Two bills for young people in Pierce County

Two bills for young people in Pierce County

Pierce County lags behind our peers in most socioeconomic measurements. Whether it’s poverty rates, educational attainment, behavioral health, child dependency, or crime we see clear signals of social policy failures.

That’s why Councilmember Ladenburg and I have proposed two bills scheduled for a final vote at this Tuesday’s Council Meeting.

Proposal №2019–6, establishes a Prenatal-to-25 Commission for child, youth, and young adult development while Proposal No. R2019–15 declares the Council’s commitment to prioritizing prenatal-to-three policies.

The new P-25 Commission would be an advisory body to the Executive and Council making recommendations on policies and appropriations specific to the needs of young people.

“The P-25 Commission shall propose to the County Executive and County Council a long-range plan with policy, systems, and environmental change recommendations to ensure the successful development of infants, children, youth and young adults ages Prenatal to 25. The proposed long-range plan and policy recommendations shall consider and leverage current research, innovative and promising programs, as well as proven, evidence-based development strategies likely to be effective in Pierce County.”

It’s not a new idea. King, Kitsap, and Snohomish Counties all have similar advisory bodies. The commission would be comprised of 21 members, larger than most other advisory boards and commissions, but is designed to ensure geographic distribution as well as encompassing a diverse set of expert perspectives. In practice, we envision that the commission would break into committees focused on each stage of development, but think that acknowledging the overlap is essential.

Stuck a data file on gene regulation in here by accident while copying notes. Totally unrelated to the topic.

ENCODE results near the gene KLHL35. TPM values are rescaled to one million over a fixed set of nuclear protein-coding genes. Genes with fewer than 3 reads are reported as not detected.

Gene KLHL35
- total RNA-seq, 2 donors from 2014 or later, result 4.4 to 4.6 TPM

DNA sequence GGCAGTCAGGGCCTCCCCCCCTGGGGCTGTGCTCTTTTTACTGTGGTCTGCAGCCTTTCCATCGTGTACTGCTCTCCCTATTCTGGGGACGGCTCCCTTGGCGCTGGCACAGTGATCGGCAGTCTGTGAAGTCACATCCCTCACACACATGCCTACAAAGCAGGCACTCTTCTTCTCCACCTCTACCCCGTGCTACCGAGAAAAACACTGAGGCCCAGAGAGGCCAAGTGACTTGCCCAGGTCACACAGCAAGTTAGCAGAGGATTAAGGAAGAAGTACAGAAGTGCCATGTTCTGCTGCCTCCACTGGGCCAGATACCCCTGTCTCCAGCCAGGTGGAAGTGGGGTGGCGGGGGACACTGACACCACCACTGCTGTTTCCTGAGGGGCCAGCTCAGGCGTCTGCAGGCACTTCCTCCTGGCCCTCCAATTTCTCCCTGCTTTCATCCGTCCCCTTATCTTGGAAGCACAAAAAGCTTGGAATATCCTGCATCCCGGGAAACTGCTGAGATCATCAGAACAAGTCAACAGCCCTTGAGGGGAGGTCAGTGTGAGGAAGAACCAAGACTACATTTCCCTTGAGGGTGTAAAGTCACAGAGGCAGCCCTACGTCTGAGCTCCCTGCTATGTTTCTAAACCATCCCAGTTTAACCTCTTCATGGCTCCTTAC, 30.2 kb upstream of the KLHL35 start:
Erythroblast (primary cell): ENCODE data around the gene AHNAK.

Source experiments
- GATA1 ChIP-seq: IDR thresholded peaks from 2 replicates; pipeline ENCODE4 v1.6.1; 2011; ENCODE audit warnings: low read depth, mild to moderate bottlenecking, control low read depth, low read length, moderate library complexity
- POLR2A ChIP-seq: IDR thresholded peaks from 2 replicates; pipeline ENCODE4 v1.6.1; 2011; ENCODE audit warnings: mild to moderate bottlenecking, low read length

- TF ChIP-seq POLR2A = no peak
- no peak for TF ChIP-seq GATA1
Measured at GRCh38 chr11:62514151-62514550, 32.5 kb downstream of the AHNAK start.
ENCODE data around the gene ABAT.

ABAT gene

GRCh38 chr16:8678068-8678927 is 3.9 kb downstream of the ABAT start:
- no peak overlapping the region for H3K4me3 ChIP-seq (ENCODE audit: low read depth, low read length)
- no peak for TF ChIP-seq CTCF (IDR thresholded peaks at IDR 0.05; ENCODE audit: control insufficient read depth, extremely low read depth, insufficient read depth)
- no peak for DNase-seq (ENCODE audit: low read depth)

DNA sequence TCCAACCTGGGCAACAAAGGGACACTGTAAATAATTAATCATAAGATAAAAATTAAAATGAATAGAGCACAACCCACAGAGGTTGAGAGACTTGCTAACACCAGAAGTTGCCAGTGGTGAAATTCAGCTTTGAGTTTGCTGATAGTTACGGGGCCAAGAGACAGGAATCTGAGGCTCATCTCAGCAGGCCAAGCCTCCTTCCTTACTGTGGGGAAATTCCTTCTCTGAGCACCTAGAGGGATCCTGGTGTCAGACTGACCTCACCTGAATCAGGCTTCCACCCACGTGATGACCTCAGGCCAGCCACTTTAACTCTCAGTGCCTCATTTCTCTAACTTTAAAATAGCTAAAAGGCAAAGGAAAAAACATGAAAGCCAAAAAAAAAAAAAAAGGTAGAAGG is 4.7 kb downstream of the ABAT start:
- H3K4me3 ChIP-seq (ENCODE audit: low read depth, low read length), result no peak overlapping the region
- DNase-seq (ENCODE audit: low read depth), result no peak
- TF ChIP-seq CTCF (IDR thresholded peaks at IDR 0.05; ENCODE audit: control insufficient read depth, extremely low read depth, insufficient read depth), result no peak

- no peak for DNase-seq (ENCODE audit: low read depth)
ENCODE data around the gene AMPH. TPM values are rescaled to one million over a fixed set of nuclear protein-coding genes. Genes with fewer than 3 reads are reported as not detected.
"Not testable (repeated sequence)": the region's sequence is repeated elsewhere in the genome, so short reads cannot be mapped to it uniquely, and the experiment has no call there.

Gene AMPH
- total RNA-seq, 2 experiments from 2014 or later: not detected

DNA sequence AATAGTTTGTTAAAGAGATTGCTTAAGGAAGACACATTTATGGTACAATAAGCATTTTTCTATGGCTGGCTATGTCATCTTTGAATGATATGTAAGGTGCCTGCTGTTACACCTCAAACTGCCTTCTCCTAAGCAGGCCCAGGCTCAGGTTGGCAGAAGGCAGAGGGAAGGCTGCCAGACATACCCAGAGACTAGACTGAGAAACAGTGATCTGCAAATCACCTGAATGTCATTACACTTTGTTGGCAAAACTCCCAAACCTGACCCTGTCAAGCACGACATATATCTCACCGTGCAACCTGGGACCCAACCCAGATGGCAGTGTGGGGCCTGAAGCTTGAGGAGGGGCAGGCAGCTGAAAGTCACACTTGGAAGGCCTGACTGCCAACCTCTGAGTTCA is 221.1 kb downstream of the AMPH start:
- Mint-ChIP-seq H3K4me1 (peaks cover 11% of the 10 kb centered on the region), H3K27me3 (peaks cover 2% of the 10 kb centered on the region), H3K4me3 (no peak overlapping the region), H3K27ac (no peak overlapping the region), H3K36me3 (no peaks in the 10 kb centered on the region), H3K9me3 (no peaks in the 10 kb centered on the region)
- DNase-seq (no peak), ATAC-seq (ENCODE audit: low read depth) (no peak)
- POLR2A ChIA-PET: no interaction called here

Some councilmembers and members of the public questioned the inclusion of young adults. While I do suspect most of the focus will be more on early childhood and adolescence, there’s ample reason for Pierce County to be thoughtful about the impacts of our policies on young adults. We’ve increasingly turned attention to workforce development, foster-children aging out of the system, and their unique needs while experiencing homelessness.

It’s also important to be clear that we don’t believe the government could, or should replace strong parenting. On the other hand, we also recognize even the most committed parents sometimes need support. For example, the cost of infant childcare is more than 50% of the median Pierce County millennial’s salary.

The P-3 resolution is a statement of the Council in support of a nationwide movement led in part by the National Association of Counties (NACo). Pierce County won a grant to participate in the first cohort of the National Collaborative for Infants and Toddlers (NCIT) in support of our Help Me Grow (HMG) pilot program.

HMG grew out of alarm expressed by our Juvenile Court and legislative delegation at the dramatic rise in child dependency cases in Pierce County. More than half of the filings are for children under the age of five; one-third are babies in their first year.

Working with the Attorney General’s Office, Rep. Laurie Jinkins, and Judge Kitty-Ann van Doorninck, we settled on HMG to offer nurse home visits to new families to prevent neglect and abuse before it occurred. It’s also an opportunity to teach best practices for early childhood development.

The resolution, requested by NACo, expresses the Council’s intent “to prioritize prenatal-to-three policies, best practices, and cross-coordination to improve child and family outcomes in Pierce County.”

Both measures intend to go “upstream” to address problems before they become more difficult and costly to resolve. Walking into our jail is like taking a tour through unaddressed childhood trauma. By most accounts, two-thirds of the inmates in jails are suffering from one or more behavioral health disorders, most of which are attributable to some adverse childhood experience.

Based on emails and calls we’ve received, some are organizing against passage of these bills. If you want the Council to hear from you before Tuesday, start here to send us a message. Make sure to click “all councilmembers.”